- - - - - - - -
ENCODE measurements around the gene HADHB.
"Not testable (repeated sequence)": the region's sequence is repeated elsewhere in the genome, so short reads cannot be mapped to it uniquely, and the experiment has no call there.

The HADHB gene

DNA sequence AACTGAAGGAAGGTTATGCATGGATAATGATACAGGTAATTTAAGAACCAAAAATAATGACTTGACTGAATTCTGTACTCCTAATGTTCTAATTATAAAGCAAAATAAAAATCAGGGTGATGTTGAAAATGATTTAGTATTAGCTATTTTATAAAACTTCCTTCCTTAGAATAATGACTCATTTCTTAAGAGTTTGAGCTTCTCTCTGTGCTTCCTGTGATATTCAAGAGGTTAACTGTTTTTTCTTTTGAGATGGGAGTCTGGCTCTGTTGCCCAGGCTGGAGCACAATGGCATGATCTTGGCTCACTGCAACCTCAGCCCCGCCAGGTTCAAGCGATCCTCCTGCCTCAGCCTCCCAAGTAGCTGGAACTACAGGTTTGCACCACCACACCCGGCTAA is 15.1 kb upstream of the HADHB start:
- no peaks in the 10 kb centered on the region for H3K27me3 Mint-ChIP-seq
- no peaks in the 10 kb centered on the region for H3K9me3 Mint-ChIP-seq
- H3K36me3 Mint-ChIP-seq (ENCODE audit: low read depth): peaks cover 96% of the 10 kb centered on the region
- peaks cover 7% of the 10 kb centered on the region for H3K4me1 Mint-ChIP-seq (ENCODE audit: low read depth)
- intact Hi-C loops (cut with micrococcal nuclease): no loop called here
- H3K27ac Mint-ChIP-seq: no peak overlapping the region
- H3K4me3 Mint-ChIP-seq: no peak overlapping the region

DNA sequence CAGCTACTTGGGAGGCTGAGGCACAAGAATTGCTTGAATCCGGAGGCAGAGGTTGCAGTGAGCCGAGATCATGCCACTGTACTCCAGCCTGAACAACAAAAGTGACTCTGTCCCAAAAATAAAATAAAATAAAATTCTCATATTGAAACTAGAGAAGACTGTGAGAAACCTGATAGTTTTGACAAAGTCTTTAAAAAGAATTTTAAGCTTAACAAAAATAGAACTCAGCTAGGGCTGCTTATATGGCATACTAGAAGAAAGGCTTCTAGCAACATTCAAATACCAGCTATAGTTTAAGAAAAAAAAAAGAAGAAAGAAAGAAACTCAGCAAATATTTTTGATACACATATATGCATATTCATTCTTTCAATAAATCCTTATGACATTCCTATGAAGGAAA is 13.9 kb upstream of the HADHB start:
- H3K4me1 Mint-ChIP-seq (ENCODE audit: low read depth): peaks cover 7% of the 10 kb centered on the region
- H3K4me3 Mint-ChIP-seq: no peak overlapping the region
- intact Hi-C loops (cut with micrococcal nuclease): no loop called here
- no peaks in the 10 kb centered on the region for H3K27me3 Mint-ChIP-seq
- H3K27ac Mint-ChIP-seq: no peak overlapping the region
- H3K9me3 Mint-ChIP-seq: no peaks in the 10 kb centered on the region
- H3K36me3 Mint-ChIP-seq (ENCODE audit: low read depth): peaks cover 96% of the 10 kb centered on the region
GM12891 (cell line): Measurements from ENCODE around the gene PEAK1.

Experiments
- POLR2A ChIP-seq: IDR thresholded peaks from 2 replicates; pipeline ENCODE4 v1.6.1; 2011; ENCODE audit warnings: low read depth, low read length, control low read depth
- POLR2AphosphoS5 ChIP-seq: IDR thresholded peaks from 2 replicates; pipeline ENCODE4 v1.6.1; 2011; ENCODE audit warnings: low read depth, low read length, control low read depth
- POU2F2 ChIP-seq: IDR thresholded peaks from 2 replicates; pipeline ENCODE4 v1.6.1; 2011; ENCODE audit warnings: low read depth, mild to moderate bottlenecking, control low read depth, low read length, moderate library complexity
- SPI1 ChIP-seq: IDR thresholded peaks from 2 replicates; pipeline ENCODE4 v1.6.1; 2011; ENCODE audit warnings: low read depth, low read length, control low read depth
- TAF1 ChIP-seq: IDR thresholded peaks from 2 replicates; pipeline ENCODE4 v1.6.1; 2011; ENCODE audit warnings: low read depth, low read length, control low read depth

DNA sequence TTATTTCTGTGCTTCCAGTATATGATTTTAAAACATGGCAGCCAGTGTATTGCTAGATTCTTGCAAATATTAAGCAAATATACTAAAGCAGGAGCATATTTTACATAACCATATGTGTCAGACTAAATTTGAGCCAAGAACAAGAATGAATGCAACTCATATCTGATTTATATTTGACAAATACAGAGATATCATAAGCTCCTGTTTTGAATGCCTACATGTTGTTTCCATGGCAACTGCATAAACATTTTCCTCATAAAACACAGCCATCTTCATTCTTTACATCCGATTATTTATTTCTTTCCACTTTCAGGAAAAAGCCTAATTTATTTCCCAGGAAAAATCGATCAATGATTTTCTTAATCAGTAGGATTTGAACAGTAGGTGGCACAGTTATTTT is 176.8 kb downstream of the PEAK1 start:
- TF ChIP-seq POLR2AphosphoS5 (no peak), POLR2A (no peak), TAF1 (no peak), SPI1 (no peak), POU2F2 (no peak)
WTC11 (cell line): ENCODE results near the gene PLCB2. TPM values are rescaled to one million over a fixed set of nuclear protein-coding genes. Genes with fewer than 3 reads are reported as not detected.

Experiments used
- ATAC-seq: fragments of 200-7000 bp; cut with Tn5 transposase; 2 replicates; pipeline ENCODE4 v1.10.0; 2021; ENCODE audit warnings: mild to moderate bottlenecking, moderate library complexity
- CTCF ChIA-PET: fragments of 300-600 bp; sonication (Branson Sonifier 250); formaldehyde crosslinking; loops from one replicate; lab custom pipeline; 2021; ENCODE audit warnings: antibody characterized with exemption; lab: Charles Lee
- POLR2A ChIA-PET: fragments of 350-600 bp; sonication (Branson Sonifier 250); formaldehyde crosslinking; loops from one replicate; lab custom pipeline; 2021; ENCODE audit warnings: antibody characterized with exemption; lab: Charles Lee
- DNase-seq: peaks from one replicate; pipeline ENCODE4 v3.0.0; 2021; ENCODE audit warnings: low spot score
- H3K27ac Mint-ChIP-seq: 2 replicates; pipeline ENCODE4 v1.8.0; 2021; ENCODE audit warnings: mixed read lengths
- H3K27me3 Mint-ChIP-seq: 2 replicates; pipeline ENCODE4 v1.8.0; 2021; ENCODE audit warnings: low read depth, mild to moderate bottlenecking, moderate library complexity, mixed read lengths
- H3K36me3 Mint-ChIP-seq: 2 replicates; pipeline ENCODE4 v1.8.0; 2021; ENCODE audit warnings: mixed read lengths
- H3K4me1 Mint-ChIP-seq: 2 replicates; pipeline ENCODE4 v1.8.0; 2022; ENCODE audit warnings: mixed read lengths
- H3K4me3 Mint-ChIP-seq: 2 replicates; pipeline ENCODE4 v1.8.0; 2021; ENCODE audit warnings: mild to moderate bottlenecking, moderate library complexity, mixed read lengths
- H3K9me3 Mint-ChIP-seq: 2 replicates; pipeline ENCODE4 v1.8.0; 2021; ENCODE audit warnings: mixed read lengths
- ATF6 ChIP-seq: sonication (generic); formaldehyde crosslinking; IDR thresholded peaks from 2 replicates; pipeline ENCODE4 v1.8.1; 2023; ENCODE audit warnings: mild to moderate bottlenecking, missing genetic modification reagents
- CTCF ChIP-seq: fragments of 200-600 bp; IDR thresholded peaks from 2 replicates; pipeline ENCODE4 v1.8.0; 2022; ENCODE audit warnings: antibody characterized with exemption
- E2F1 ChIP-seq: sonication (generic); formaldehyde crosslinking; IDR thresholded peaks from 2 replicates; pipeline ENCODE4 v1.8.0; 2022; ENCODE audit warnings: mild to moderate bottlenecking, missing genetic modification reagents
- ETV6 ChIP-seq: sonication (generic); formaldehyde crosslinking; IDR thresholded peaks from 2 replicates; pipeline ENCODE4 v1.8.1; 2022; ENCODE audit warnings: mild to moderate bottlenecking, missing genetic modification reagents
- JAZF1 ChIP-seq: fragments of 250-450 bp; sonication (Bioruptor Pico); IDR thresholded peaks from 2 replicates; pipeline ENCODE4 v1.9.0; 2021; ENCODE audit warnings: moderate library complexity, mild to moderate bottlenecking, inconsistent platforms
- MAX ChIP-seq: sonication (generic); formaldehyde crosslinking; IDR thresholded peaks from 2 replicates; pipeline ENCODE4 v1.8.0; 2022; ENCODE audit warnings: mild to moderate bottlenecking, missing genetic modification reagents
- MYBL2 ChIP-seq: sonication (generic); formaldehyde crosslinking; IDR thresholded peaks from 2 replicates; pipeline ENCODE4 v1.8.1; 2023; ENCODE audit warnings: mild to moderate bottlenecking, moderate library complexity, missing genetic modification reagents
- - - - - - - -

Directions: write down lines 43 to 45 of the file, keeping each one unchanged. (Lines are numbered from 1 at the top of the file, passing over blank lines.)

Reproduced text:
- E2F1 ChIP-seq: sonication (generic); formaldehyde crosslinking; IDR thresholded peaks from 2 replicates; pipeline ENCODE4 v1.8.0; 2022; ENCODE audit warnings: mild to moderate bottlenecking, missing genetic modification reagents
- ETV6 ChIP-seq: sonication (generic); formaldehyde crosslinking; IDR thresholded peaks from 2 replicates; pipeline ENCODE4 v1.8.1; 2022; ENCODE audit warnings: mild to moderate bottlenecking, missing genetic modification reagents
- JAZF1 ChIP-seq: fragments of 250-450 bp; sonication (Bioruptor Pico); IDR thresholded peaks from 2 replicates; pipeline ENCODE4 v1.9.0; 2021; ENCODE audit warnings: moderate library complexity, mild to moderate bottlenecking, inconsistent platforms